New research led by the University of Southampton is paving the way to protect the endangered European eel as they migrate through rivers to the ocean.
The European eel, a fish of high cultural, commercial and conservation concern, has suffered a dramatic decline over recent decades, with the number of juvenile fish returning to rivers down by over 90 per cent.
While several explanations (including overfishing, pollution and climate change) have been proposed for the cause of this demise, one of the key factors is river infrastructure, such as hydropower stations, that can injure or kill the long bodied adult fish as they migrate to the ocean and eventually to the Sargasso Sea where they spawn.
Because of their long bodies, eels that enter turbine intakes are likely be struck by the rotating blades, causing physical injury and high rates of mortality.
An international collaboration between fish biologists and engineers, led by researchers at the University of Southampton and involving the Environment Agency and the University of Padua in Italy, has now demonstrated the potential to use accelerating water gradients, common at many types of river infrastructure, to influence eel behaviour and produce an avoidance response.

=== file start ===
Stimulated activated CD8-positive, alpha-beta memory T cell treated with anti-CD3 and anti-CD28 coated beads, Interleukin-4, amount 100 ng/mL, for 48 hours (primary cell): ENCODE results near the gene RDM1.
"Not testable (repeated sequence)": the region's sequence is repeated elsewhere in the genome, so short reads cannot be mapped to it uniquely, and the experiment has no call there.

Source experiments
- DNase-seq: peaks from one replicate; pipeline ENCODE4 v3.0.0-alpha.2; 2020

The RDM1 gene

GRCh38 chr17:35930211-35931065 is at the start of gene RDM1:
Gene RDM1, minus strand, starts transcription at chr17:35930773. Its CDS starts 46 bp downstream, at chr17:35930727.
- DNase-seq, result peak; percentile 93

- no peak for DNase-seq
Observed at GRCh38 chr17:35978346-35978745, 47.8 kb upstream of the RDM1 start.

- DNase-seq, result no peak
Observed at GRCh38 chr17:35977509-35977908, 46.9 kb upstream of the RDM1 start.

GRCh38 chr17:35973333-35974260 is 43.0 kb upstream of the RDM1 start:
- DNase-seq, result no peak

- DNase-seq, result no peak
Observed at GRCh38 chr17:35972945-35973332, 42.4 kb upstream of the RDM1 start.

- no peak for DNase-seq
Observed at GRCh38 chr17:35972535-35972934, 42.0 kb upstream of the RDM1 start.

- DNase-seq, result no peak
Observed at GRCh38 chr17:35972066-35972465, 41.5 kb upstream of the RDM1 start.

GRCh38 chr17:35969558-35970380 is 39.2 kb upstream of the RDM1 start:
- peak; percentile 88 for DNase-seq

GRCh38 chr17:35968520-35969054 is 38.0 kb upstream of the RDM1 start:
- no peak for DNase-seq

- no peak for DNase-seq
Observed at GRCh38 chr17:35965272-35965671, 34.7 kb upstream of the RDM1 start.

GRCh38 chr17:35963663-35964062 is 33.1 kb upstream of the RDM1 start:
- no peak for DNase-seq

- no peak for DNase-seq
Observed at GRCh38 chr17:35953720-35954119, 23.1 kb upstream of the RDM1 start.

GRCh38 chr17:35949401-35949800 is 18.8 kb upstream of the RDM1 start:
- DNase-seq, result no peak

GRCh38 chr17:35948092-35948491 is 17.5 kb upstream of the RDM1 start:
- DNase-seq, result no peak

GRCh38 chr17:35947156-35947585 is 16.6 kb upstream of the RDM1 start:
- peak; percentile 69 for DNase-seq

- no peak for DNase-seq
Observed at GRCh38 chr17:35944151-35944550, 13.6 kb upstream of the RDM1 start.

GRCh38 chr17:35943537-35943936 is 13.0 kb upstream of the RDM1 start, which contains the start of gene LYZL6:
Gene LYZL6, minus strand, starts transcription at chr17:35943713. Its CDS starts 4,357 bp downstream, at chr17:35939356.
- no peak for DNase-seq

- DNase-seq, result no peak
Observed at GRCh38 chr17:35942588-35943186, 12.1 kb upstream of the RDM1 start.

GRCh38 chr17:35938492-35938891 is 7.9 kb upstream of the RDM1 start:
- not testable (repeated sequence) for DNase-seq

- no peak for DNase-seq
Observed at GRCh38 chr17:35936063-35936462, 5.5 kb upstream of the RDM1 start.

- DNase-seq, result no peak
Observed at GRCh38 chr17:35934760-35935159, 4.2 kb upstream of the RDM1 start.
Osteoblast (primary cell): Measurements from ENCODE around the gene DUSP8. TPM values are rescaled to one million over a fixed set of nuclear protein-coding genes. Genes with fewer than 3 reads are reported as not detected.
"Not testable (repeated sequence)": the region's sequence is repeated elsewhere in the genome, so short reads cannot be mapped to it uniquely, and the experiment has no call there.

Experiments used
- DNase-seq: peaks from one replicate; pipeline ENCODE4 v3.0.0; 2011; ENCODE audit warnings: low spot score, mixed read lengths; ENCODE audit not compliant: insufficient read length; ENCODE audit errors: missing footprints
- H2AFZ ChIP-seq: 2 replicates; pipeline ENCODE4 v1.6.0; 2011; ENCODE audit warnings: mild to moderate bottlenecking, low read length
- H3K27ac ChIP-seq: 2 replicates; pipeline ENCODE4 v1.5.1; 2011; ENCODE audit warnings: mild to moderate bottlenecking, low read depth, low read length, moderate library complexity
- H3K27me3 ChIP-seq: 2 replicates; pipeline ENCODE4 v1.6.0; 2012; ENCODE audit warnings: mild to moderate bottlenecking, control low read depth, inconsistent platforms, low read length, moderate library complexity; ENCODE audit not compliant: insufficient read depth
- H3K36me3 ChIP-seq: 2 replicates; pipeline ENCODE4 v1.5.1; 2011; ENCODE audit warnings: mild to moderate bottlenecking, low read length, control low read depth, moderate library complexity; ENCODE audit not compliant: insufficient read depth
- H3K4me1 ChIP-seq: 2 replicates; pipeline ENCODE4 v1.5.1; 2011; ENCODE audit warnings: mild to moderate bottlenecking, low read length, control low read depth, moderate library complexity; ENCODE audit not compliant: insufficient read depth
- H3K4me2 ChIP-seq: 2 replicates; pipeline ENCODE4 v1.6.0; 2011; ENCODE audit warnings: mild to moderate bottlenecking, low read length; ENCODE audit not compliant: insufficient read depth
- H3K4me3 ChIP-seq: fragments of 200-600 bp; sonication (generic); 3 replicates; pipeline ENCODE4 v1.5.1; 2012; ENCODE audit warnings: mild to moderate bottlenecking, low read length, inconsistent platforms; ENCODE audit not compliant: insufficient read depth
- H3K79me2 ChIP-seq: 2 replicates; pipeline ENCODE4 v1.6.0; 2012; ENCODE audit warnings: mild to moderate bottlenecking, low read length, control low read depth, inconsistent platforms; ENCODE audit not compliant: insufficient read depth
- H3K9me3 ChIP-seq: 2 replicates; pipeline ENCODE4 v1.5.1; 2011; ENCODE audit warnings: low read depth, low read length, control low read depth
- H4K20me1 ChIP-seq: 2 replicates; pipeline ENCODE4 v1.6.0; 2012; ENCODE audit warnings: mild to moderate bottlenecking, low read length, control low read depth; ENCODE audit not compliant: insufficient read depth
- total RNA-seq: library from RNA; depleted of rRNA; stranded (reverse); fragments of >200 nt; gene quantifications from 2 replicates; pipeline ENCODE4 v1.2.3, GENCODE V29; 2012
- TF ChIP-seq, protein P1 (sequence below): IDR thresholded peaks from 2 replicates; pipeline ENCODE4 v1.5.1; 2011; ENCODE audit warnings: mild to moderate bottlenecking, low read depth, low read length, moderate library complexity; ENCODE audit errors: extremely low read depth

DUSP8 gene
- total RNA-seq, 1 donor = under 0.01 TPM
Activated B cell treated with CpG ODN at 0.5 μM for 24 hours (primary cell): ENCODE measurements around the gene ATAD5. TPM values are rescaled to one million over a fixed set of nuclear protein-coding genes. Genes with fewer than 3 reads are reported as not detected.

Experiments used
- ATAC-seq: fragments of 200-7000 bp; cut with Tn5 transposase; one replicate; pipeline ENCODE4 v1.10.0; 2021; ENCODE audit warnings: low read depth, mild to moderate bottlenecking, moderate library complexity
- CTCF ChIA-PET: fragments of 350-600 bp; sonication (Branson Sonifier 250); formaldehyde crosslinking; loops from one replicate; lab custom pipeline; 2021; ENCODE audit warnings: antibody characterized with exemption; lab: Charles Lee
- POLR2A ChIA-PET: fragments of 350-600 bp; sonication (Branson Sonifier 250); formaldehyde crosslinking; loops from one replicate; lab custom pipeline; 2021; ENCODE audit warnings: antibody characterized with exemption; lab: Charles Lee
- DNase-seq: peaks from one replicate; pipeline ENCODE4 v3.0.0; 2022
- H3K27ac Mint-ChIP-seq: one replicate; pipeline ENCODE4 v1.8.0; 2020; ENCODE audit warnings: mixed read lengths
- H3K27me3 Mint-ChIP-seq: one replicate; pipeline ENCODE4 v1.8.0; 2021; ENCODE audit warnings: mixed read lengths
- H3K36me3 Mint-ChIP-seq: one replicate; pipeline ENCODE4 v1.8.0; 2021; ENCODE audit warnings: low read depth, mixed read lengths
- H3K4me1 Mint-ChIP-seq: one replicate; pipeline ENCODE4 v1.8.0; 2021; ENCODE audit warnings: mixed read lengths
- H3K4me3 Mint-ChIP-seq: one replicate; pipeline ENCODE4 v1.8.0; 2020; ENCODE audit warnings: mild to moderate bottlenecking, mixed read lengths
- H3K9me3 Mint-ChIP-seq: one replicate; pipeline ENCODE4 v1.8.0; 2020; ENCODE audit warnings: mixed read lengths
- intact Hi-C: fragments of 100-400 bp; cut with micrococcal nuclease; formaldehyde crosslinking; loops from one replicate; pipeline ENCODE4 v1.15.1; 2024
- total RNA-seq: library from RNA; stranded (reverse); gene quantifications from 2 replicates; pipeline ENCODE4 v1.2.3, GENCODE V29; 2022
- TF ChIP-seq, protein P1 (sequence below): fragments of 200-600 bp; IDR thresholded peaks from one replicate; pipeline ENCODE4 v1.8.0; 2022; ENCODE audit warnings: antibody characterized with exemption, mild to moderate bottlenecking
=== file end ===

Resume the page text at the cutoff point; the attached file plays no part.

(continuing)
In field experiments, Dr Adam Piper, from the University's International Centre for Ecohydraulics Research (ICER), used acoustic telemetry to track the paths of 40 tagged eels as they approached a hydropower intake site where the speed of water flows were manipulated.
The results of the research, published in the journal Proceedings of the Royal Society B, demonstrated that eels exhibited stronger avoidance when the acceleration of water velocity was greater.
Initially, the eels aligned with streamlines near the channel banks and approached the intake semi-passively. Under normal water velocity, when the eels encountered the constricted flows of the intake, exploratory 'search' behaviour was common prior to coming into physical contact with structures. However, under high water velocity gradients, the eels swam in the opposite direction to escape rapidly back upstream.
Dr Paul Kemp from ICER and the project leader, said: "This interdisciplinary research provides hope that behavioural deterrents may be developed to divert eels away from hazardous routes during their downstream migration."